• ### Browse All Lessons

##### Assign Lesson

Help Teaching subscribers can assign lessons to their students to review online!

 Tweet

# The Electromagnetic Spectrum

This lesson aligns with NGSS PS4.B

Introduction
Have you ever stepped outside after a rain shower and observed a magical rainbow that stretches from the shortest colors like violet and blue to the longest colors like red? The light bulbs emit visible light, which allows you to see everything around you. When you watch your favorite cartoons on TV or enjoy a phone call from your buddy, what connects these diverse experiences? They all share a common element, the electromagnetic spectrum, which is a range of all types of electromagnetic radiation. In this article, we will explore the concept of electromagnetic spectrum and the characteristics of electromagnetic waves.

The Electromagnetic Spectrum
The electromagnetic spectrum is a continuum of electromagnetic radiations with varying wavelengths and frequencies. It includes all types of electromagnetic radiation, from the shortest gamma rays to the longest radio waves. Electromagnetic waves consist of both electric and magnetic fields that vibrate perpendicular to each other as they travel. These waves carry energy and can move through a vacuum.

The Role of Wavelength
To understand the electromagnetic spectrum, you have to understand the wavelength. Because the electromagnetic spectrum arranges all the different electromagnetic waves according to their wavelength.

Imagine you’re at the beach, watching the water move in and out. When you look from the top of one wave to the top of the next one, that is what we call a wavelength.

If the wavelength is long, you will notice fewer waves in a given time. while if the wavelength is short, you will experience more waves passing by at the same time.

Characteristics of Electromagnetic Spectrum
The arrangement of electromagnetic waves from the longest wavelength to the shortest wavelength or from low to high frequency goes as follows: Radio waves, Microwaves, Infrared waves, Visible light, Ultraviolet light, X-rays, and Gamma rays.

Radio waves cover a wide range of waves within the electromagnetic spectrum. Among all electromagnetic waves, they possess some of the longest wavelengths and shortest frequencies. The reason is that radio waves are low-energy waves. Despite being low in energy, radio waves carry enough energy to be effectively used for broadcasting radio signals.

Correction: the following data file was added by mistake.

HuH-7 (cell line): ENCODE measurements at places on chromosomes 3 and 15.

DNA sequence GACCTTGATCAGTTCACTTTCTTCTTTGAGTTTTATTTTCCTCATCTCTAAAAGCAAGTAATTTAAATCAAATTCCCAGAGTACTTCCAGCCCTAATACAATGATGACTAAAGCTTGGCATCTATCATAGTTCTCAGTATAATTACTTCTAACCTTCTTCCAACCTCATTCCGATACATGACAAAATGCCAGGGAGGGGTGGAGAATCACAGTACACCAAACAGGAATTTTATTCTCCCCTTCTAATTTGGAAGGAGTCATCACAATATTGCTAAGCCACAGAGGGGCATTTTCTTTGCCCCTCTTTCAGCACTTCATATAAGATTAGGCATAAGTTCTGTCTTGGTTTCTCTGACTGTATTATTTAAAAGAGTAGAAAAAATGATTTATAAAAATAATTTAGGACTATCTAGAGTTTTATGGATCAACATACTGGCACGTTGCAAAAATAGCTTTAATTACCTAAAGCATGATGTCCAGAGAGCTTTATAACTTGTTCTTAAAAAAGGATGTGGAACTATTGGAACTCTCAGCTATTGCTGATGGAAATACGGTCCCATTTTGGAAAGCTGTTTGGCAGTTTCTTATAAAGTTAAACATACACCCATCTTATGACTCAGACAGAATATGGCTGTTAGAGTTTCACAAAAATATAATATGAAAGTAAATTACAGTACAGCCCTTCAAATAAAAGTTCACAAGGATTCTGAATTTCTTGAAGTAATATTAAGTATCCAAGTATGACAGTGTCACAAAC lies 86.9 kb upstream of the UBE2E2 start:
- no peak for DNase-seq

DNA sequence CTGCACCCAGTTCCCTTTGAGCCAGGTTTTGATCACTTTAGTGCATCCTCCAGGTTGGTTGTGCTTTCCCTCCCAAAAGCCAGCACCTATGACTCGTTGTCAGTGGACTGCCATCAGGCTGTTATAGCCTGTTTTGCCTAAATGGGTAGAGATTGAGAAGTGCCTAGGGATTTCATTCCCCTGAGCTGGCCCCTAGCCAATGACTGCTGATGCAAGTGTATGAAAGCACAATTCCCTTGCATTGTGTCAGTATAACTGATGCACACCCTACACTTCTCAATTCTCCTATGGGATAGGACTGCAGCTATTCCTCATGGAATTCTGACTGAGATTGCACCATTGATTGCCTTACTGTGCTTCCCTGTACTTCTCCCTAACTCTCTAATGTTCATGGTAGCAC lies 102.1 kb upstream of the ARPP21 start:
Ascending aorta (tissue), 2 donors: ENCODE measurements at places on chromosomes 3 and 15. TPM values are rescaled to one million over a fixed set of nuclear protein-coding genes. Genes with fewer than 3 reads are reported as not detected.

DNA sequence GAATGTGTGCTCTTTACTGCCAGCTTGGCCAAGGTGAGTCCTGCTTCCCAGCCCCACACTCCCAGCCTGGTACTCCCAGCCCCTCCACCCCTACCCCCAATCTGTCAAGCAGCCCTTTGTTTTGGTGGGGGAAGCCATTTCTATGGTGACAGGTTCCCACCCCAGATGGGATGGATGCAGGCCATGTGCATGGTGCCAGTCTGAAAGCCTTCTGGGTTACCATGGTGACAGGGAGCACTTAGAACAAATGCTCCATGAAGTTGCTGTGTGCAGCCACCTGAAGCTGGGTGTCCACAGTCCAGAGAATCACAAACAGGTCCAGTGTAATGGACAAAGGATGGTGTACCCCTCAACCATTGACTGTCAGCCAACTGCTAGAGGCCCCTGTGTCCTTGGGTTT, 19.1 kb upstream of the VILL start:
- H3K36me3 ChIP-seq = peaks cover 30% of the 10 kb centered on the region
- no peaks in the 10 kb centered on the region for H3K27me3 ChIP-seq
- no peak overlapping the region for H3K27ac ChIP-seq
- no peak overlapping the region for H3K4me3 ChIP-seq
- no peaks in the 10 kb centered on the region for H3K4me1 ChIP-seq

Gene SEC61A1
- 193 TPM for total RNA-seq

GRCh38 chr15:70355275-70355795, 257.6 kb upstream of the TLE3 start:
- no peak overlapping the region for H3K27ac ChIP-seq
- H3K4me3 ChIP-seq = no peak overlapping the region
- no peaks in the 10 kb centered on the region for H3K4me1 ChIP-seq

Radio stations transmit sound information through radio waves by modifying either the wave’s amplitude or its frequency. This process of altering amplitude or frequency is known as modulation.

• A radio station transforms sound into an electric current. This electric current generates radio waves that are transmitted in all directions through the antenna.
• A radio receives radio waves and transforms them into an electric current. This electric current is then converted back into sound, allowing us to hear transmitted sound.
We know that there are AM radio stations and FM radio stations. It is important to note that AM stands for amplitude modulation, while FM stands for frequency modulation. Comparatively, AM radio waves possess longer wavelengths than FM radio waves.

AM radio waves can reflect off the ionosphere which helps AM waves travel long distances. On the other hand, FM radio waves can pass through the ionosphere. Therefore, FM waves cannot travel as far as AM waves.

Although AM radio waves can travel faster than FM waves. But many stations prefer to use FM waves.  This preference is because frequency modulation can code more information compared to amplitude modulation. Consequently, music broadcasts from FM stations sound better.